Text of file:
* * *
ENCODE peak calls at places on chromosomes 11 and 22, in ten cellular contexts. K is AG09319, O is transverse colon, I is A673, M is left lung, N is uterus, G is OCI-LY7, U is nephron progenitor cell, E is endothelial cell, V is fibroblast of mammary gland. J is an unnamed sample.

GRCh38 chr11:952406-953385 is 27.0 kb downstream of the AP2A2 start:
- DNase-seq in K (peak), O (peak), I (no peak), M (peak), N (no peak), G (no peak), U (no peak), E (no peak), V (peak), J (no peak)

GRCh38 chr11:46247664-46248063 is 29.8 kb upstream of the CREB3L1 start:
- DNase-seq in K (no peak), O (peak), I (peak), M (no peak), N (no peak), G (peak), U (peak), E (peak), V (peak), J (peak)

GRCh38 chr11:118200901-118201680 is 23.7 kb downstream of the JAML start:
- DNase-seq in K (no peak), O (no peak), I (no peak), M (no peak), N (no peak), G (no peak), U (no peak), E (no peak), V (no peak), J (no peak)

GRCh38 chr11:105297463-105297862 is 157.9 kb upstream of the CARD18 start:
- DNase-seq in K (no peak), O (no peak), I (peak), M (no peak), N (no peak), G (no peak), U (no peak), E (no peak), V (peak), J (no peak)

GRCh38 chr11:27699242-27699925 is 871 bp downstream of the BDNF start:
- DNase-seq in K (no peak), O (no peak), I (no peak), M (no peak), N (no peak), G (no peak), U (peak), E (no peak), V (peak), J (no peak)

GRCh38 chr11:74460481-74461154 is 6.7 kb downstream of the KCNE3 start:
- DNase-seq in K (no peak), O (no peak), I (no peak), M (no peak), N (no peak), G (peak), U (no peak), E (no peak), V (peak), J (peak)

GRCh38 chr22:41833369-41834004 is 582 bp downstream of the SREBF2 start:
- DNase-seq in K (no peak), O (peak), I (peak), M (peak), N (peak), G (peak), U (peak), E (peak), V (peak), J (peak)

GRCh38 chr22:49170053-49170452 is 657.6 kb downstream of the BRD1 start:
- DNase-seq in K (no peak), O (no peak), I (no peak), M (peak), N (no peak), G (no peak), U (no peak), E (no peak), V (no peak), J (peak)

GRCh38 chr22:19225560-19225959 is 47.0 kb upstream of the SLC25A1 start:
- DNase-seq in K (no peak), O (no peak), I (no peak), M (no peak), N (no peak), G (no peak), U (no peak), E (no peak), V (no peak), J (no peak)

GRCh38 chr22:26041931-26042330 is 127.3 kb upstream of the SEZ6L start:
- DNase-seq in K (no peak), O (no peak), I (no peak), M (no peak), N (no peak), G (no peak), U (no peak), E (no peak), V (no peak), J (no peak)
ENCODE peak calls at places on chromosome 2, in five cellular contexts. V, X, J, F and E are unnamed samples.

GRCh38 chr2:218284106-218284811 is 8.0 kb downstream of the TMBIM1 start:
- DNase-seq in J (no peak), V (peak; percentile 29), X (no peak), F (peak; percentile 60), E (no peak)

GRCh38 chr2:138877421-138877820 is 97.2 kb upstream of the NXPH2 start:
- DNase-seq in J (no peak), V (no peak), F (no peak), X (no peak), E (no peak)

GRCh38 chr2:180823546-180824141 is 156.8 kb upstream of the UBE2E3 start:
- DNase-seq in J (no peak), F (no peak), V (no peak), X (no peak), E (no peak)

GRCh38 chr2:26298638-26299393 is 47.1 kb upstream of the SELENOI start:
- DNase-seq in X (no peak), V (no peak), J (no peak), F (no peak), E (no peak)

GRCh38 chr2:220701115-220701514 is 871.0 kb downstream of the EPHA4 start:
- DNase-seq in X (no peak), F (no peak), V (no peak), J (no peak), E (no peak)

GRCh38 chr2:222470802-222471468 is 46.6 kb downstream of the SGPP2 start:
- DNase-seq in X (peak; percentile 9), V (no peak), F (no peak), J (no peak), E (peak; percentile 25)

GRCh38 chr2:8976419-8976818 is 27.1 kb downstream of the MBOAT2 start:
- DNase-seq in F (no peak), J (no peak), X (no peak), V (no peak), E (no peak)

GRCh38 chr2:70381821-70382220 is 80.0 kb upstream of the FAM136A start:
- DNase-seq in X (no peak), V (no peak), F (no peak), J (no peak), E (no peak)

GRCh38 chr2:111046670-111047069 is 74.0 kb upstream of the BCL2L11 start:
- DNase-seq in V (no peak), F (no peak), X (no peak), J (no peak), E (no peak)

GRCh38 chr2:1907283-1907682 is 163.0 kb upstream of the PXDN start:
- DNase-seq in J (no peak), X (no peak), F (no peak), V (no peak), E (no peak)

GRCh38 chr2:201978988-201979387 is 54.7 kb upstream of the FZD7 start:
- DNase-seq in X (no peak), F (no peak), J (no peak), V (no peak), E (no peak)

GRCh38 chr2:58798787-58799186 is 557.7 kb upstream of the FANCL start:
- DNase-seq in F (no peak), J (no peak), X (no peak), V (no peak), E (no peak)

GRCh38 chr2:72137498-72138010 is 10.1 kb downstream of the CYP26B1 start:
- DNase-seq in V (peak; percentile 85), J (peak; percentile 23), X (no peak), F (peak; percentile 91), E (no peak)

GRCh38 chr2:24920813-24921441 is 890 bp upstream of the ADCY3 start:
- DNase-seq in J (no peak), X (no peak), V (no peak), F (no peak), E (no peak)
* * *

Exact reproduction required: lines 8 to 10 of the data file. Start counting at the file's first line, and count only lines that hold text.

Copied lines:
GRCh38 chr11:105297463-105297862 is 157.9 kb upstream of the CARD18 start:
- DNase-seq in K (no peak), O (no peak), I (peak), M (no peak), N (no peak), G (no peak), U (no peak), E (no peak), V (peak), J (no peak)

GRCh38 chr11:27699242-27699925 is 871 bp downstream of the BDNF start: